At the heart of President Trump’s foreign policy team lies a glaring contradiction. On the one hand, it is composed of men of experience, judgment and traditionalism. Meaning, they are all very much within the parameters of mainstream American internationalism as practiced since 1945. Practically every member of the team — the heads of State, Homeland Security, the CIA, and most especially Defense Secretary Jim Mattis and national security adviser H.R. McMaster — could fit in a Cabinet put together by, say, Hillary Clinton.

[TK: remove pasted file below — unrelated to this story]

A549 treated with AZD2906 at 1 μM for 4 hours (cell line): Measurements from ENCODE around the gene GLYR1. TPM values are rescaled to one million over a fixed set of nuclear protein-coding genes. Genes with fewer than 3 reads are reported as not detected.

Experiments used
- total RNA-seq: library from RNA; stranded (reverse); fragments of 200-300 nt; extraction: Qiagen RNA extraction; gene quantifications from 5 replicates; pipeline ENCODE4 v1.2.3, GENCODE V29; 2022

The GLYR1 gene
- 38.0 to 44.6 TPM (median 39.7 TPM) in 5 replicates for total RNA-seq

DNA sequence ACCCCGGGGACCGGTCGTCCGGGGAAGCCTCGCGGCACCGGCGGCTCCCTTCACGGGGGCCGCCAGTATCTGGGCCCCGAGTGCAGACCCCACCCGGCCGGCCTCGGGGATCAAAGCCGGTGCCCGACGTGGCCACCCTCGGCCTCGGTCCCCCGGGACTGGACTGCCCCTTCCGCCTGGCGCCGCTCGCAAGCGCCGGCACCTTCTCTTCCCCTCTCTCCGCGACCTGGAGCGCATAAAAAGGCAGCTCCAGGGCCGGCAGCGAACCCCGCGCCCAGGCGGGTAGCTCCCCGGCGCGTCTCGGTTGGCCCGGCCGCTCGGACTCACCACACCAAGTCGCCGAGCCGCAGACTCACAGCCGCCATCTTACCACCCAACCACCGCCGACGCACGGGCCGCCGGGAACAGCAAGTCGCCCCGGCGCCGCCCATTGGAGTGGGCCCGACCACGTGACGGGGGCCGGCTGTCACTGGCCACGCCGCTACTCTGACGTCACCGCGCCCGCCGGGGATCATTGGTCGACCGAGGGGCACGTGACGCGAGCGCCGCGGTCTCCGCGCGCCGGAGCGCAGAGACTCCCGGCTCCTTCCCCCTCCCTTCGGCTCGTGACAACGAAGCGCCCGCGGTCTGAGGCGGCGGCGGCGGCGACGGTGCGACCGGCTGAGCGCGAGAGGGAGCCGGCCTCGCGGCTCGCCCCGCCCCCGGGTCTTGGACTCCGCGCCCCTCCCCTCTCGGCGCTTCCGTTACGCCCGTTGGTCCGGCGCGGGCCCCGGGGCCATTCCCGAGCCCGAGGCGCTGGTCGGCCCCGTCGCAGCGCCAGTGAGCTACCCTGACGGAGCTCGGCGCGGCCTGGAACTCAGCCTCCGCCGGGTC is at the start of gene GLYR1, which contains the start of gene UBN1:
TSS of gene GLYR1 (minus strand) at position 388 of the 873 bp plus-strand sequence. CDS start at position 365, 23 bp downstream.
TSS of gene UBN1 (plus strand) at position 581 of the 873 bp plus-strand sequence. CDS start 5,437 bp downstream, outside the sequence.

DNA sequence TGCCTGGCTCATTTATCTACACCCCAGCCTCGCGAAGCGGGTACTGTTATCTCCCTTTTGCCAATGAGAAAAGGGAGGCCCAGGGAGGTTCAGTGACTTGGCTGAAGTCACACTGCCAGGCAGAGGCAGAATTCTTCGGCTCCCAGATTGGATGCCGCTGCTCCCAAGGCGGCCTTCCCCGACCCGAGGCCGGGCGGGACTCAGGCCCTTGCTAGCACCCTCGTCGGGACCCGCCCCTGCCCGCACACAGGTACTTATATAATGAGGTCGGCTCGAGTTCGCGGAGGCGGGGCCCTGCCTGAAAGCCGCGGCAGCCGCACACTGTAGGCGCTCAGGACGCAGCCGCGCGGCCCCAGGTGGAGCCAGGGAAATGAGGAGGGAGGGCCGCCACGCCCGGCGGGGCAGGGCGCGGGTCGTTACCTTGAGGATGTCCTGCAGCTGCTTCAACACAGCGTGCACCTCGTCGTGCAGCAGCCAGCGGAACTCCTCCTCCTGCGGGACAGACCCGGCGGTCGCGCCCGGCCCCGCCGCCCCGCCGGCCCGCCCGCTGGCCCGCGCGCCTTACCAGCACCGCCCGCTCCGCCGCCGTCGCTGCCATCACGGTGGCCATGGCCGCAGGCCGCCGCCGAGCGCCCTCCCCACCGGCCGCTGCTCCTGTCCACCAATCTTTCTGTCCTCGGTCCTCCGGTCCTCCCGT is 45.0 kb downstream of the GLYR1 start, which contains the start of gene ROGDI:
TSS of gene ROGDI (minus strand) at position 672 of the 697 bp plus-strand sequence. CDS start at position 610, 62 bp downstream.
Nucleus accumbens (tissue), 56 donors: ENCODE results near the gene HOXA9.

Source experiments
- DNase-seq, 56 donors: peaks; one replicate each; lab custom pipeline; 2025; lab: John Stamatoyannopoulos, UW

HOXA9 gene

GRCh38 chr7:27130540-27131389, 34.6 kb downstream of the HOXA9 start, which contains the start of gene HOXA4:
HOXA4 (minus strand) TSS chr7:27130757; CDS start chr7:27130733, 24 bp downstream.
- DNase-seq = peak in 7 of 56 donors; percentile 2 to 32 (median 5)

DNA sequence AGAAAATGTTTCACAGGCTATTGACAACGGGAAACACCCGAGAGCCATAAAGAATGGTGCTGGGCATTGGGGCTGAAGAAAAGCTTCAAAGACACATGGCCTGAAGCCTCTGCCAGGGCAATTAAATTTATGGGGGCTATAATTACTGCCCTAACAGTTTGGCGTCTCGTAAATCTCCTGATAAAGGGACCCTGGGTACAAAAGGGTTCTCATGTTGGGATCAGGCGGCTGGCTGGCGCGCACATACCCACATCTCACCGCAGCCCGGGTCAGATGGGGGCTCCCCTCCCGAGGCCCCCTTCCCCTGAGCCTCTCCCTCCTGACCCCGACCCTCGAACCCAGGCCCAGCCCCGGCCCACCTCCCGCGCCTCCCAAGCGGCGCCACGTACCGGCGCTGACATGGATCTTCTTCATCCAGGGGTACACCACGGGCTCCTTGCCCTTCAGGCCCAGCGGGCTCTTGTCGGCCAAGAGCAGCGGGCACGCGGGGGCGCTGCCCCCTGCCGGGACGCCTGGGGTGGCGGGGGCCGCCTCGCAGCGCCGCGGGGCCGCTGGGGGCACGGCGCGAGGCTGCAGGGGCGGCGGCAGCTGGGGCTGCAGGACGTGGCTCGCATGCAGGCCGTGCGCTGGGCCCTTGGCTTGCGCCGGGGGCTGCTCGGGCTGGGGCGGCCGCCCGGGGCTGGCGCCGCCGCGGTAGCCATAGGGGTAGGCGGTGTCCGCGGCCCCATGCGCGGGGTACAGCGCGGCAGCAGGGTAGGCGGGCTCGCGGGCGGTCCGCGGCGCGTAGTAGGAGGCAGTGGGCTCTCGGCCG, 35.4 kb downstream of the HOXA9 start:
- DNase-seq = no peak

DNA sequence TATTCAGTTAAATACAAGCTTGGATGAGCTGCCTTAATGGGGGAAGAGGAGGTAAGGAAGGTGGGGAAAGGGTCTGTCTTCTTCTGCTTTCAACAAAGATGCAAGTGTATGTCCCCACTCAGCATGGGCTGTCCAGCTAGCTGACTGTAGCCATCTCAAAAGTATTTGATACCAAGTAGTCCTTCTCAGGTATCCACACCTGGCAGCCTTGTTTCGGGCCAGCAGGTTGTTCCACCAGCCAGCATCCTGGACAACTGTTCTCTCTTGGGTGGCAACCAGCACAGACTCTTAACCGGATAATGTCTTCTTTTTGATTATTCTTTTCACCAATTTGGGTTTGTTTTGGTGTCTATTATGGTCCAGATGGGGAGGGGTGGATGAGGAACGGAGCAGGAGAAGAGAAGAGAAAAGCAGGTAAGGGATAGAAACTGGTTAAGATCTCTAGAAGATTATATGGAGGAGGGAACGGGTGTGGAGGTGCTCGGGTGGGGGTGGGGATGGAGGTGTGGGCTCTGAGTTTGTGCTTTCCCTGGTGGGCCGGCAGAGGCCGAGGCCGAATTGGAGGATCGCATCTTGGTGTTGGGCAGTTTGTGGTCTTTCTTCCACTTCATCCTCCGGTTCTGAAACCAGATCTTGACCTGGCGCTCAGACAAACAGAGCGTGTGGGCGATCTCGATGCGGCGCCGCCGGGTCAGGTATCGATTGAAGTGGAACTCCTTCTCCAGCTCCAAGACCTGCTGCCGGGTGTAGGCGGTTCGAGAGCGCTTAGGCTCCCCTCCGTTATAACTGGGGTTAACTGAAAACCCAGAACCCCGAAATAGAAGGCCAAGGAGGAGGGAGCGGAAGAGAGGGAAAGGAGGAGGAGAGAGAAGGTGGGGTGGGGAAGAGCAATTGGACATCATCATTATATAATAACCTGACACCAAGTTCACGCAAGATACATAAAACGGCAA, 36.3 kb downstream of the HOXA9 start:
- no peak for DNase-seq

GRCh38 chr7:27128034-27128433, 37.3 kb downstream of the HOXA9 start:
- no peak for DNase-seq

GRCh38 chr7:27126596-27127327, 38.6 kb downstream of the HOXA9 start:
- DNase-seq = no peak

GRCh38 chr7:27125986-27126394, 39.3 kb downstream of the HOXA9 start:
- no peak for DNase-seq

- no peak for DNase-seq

The commander in chief, on the other hand, is quite the opposite — inexperienced, untraditional, unbounded. His pronouncements on everything from the one-China policy to the two-state (Arab-Israeli) solution, from NATO obsolescence to the ravages of free trade, continue to confound and, as we say today, disrupt.
The obvious question is: Can this arrangement possibly work? The answer thus far, surprisingly, is: perhaps.